In order to achieve a better understanding of the nature of the present invention a preferred embodiment of a tool for use in controlling quantity of congregatable particulates contained ha a receptacle will now be described, by way of example only, with reference to the accompanying drawings in which:

FIG. 1 is a perspective view of a preferred embodiment of the tool of the present invention in use;

FIG. 2 is a perspective view of the tool of FIG. 1 not in use;

FIG. 3 is a front elevation of the tool of FIG. 1;

FIG. 4 is a rear elevation of the tool of FIG. 1; and

FIG. 5 is a side elevation of the tool of FIG. 1.

DETAILED DESCRIPTION OF THE INVENTION Best Mode of Carrying out the Invention

As shown in FIGS. 1 and 2, there is a tool 10 for use in controlling quantity of congregatable particulates 12 (in this case, ground coffee) contained in a receptacle 14. The tool 10 includes a blade 18. The tool 10 takes the form of a leaf having two rebates 20 on opposing sides thereof. The rebates 20 forms the support means adapted to engage a rim 22 of the wall 16 of the receptacle 14. The tool is movable relative to the wall 16. The receptacle 14 is a delivery filter having the circumferential wall 16. The delivery filter is adapted to attach to an espresso coffee machine where it is infused with pressurised hot water to produce espresso shots.

The blade 18 is for contacting an upper surface 24 of the congregated particulates 12. In use, the blade 18 is adapted to penetrate into the congregated particulates 12 whereby movement of the blade 18 effects scraping of an amount of congregated particulates 12 to be subsequently discarded. The tool 10 is adapted to rotate relative to the wall 16. In the present embodiment, the blade 18, once immersed or inserted in the congregated particulates 12, is configured to be moved in a clockwise direction to perform the scraping function.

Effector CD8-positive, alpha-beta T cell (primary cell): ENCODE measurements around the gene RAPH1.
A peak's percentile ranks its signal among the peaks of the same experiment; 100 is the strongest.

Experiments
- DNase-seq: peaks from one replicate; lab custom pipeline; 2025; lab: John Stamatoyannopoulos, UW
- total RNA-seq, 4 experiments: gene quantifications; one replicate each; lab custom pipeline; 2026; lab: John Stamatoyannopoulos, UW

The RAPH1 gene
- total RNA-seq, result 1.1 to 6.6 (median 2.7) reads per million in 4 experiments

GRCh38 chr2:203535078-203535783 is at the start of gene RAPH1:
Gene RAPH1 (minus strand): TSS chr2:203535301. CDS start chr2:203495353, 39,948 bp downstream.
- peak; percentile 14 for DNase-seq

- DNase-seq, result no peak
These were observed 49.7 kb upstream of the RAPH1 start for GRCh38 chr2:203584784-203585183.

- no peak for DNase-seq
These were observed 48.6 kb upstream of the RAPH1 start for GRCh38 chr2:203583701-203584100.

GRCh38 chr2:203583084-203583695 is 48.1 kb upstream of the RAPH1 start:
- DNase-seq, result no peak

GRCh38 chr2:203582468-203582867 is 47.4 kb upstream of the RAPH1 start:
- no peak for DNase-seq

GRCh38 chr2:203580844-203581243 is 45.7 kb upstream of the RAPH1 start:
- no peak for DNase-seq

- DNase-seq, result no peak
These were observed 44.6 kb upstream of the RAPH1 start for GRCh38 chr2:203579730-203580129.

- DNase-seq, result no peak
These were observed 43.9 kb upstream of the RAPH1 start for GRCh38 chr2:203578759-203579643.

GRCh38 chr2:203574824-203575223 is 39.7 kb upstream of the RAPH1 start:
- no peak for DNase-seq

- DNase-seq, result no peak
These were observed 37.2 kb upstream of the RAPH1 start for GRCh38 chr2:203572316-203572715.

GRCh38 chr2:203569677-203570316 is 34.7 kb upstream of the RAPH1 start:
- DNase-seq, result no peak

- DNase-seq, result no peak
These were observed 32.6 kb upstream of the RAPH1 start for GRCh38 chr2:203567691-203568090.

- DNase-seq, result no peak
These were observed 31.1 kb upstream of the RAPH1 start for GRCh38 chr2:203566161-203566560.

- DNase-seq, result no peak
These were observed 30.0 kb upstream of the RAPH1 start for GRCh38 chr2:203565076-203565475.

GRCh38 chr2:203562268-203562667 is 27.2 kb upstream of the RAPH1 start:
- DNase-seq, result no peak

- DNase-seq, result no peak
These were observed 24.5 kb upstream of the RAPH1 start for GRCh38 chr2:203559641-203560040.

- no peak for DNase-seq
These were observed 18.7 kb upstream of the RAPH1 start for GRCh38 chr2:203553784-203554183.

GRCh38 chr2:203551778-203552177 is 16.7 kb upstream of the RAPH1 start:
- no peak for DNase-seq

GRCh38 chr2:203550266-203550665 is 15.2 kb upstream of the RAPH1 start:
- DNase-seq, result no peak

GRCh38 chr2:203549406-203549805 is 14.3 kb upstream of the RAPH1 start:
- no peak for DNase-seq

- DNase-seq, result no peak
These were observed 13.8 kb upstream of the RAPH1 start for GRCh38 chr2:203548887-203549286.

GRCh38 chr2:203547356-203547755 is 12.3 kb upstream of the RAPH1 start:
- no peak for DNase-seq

The blade 18 has two bevelled surfaces 26 & 28 so as to facilitate penetration into and scraping of the particulates 12. The bevelled surface 26 faces in an opposite direction to the bevelled surface 28. The bevelled surfaces 26 & 28 are preferred to have an angle of between 30 to 40 degrees to the vertical in use. The two bevelled surfaces 26 & 28 may extend from a centre 30 of the leaf towards one side. The two bevelled surfaces 26 & 28 are identical in shape. Referring to FIG. 5, it can be observed that each bevelled surface 26 or 28 has a first plateau 32 at the foot of the bevel 26 and a second plateau 34 at the peak of the bevel 26.

The quantity of scraped particulates 12 is dictated by a distance (L) between an upper end of the rebates 20 and the lower end of bevelled surfaces 26 & 28 of the blade 18 indicated by A-A (FIG. 5). Different doses of coffee may be effected by varying the distance (L). A range of differently sized tools 10 may be provided for this purpose.

It should be noted that the tool of the present embodiment is made of a durable material such as anodised aluminium.

The tool 10 of the present invention may be used in the following method to control the quantity of congregatable particulates 12 contained in the receptacle 14. The method includes the steps of:

(1) delivering into the receptacle 14 an amount of congregatable particulates 12, the amount being in excess of a desired quantity;